If you think you have peroneal tendon subluxation you probably have some popping or clicking sensation or maybe even pain at the outside of the ankle. So what causes all of that noise?
Today on the Doc On The Run Podcast we’re talking about peroneal tendon subluxation in runners.
Today on the Doc On The Run Podcast we’re talking about peroneus longus tendinitis, and what runners can do about it.
Whenever I do consultations for runners who have peroneal tendinitis, they seem to be confused. Even though many of them have already been seen by an emergency room physician or their primary care doctor, they seem to be really unclear about what exactly is going on in their foot and ankle. If you aren’t clear on what is wrong, it’s hard to be clear on what you need to do to heal, and run without further injuring the tendon.
Part of the confusion lies in the fact that there are two different tendons (the peroneus brevis and the peroneus longus) which both run down the side of the leg and then attach to your foot. But they attach to your foot in different locations and they both do different things. Because they have different functions, they can become injured in different ways.
If you want to get back to running as quickly as possible it’s extremely important to figure out exactly which one of the two tendons is bothering you. Understanding which one is injured will give you a better chance of getting the tendon to heal faster, and get back to running sooner, without re-injury.
In the earlier episodes we explained that peroneal tendinitis is just inflammation of one of two tendons on the outside of your ankle: peroneus brevis and peroneus longus. In most runners these are overuse injuries.
Although they have similar names and they’re both in a similar location they each have very different functions when you run. In the simplest terms, they work together to act as your landing gear when your foot hits the ground and you decelerate. They both stabilize your foot.
But these two tendons stabilize your foot in very different ways. In this episode we’re going to focus specifically on the peroneus brevis tendon, how it works, how it becomes inflamed, and what you can do to make sure that you calm it down. We will also discuss how you can strengthen the peroneus brevis so it doesn’t become a problem again that could disrupt your running in the future.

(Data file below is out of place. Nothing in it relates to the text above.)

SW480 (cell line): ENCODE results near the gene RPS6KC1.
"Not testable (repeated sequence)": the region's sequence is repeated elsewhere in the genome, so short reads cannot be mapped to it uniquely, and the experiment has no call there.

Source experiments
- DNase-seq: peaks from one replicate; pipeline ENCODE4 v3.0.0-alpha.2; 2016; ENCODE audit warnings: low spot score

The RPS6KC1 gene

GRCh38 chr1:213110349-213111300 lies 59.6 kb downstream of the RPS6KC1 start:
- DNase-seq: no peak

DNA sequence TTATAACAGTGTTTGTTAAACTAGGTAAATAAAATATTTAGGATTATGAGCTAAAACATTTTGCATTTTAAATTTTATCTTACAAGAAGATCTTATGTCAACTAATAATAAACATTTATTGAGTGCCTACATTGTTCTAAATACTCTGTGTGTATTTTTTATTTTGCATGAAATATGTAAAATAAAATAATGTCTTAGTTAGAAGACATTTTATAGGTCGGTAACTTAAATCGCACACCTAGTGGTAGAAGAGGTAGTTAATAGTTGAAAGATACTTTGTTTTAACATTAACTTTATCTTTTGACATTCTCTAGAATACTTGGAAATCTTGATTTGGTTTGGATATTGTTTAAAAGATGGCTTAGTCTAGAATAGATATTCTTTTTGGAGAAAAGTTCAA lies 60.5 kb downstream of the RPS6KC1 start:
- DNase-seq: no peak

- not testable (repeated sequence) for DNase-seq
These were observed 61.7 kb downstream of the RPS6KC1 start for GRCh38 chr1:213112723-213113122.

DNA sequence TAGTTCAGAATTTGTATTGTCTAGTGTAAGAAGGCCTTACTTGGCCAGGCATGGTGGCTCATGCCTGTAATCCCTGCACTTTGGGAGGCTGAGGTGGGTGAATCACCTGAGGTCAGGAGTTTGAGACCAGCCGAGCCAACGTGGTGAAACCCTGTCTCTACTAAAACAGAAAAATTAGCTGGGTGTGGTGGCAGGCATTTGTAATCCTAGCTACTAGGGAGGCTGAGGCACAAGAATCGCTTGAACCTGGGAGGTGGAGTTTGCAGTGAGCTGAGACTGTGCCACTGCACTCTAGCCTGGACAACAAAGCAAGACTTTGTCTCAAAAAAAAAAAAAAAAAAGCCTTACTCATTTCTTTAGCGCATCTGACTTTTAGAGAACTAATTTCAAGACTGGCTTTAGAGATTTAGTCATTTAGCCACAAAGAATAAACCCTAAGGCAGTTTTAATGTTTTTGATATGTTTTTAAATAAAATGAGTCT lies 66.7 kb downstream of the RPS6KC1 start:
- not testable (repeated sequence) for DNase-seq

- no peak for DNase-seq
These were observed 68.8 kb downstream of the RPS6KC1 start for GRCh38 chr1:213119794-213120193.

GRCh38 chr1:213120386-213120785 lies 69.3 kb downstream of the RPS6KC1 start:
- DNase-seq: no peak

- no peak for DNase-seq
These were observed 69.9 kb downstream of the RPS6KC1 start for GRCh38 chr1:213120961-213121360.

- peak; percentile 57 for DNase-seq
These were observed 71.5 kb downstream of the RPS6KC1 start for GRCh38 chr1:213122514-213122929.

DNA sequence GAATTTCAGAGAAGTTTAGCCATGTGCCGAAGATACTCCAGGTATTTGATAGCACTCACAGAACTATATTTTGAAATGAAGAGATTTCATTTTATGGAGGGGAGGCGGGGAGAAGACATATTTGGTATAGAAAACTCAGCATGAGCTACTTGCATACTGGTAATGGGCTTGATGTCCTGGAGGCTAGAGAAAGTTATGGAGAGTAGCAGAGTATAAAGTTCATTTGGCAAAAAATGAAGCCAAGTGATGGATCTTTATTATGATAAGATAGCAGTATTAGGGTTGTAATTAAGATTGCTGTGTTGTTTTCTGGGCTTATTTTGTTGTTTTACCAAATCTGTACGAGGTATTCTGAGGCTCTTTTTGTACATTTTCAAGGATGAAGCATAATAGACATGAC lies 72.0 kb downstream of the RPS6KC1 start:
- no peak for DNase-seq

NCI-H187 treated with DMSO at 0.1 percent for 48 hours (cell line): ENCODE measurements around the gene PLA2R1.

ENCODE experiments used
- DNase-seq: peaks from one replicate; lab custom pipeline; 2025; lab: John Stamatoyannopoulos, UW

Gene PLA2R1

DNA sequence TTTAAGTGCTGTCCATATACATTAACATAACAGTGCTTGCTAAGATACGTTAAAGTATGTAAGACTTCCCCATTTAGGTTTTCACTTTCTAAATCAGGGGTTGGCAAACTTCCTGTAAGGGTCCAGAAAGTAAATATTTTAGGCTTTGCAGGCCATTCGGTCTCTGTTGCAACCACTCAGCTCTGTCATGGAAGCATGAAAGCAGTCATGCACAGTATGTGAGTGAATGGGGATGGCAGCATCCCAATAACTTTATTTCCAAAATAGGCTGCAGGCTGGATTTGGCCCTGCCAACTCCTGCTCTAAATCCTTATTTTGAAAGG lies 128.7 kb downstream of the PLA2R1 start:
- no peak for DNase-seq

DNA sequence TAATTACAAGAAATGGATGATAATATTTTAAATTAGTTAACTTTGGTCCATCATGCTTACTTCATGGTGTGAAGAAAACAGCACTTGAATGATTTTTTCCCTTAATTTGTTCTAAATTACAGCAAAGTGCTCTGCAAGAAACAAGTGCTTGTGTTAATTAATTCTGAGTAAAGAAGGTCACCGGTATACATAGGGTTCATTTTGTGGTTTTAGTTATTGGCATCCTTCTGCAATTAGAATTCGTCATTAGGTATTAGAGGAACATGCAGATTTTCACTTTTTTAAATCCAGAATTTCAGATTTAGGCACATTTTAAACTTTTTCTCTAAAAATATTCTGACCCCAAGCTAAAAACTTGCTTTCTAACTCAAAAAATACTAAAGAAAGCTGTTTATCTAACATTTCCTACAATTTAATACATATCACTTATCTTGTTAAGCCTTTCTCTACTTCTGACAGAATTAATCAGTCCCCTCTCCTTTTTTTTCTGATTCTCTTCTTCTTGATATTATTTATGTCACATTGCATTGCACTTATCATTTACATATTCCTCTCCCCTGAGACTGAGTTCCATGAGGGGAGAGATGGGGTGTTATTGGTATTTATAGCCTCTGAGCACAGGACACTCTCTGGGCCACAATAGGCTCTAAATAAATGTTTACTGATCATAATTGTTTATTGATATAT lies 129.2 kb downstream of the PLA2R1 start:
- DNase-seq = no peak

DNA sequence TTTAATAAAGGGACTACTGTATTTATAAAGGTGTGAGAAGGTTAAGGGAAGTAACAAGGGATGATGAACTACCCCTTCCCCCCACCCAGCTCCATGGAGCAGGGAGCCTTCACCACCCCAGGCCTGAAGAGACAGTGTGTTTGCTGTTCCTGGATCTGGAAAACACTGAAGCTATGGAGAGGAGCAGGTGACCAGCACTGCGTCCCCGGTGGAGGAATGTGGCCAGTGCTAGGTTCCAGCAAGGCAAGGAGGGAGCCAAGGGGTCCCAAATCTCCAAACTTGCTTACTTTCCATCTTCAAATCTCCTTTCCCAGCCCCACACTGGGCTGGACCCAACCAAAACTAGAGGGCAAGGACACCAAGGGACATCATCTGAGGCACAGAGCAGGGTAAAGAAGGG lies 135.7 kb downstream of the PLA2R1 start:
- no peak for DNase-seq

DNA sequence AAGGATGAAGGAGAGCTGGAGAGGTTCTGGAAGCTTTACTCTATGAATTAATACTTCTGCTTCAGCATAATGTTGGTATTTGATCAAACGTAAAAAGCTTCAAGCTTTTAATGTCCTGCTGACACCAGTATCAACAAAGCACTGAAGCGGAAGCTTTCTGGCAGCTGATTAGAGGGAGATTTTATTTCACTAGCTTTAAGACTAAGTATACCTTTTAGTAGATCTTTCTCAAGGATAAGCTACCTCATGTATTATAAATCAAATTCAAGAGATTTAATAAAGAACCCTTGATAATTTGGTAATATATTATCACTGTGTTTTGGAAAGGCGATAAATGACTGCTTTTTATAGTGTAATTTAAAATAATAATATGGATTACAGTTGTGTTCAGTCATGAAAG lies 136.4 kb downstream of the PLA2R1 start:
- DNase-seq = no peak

If you are listening to this, you’re probably a runner and you probably also have pain on the outside of your ankle. You may have already been to see a doctor, or you may just be trying to figure this out on your own. Either way, either you or someone else has suggested that you have a problem with the peroneal tendons. And you’re probably worried that it’s going to screw up your ability to run at least for the next several weeks.
Your doctor may have told you, or you may have read, continuing to run with peroneal tendinitis can result in permanent damage to the tendons. So a diagnosis of peroneal tendinitis can and should be concerning. The most important thing is to figure out whether or not you actually have peroneal tendinitis or you have another condition that might be easier to treat, like peroneal tenosynovitis.
Today on the Doc On The Run podcast we’re talking about peroneal tenosynovitis in runners.
I recently had the honor of being interviewed by Runner’s Connect to contribute my thoughts on peroneal tendinitis in runners. This live recording was part of the 4-Day Injury Prevent Summit where Runners Connect interviewed 25 of the world’s most renowned running injury experts.
This episode is going to be an overview on peroneal tendon injuries in runners. For most of you listening this, it will give you all the information you need to figure out what’s going on with your peroneal tendons and get back to running. Make sure you go to the show notes page and I’ll explain how you can also get access to the corresponding video lecture that was presented during the 4-Day Injury Prevention Summit.
In Part 1 of our series on Achilles tendinitis we talked about how runners with mild forms of Achilles tendon injuries can decrease the inflammation, decrease the stress and tension on the Achilles tendon, get better and keep running.
But we also talked about the unfortunate reality of some runners having a tendency to ignore these injuries when they are in there earliest stages. Because many runners have a high pain threshold you may not even notice the first stage of Achilles tendinitis.
If you don’t notice there is a problem, it’s unlikely you will treat the problem. So you may be one of those runners who just really didn’t realize you were developing a problem with the Achilles tendon. You might have noticed some weird sensations that went on for months.
If so, you may have developed one of the more severe forms of Achilles tendon injury.
In today’s podcast we’re talking about how runners with severe cases of Achilles tendinitis keep running without surgery.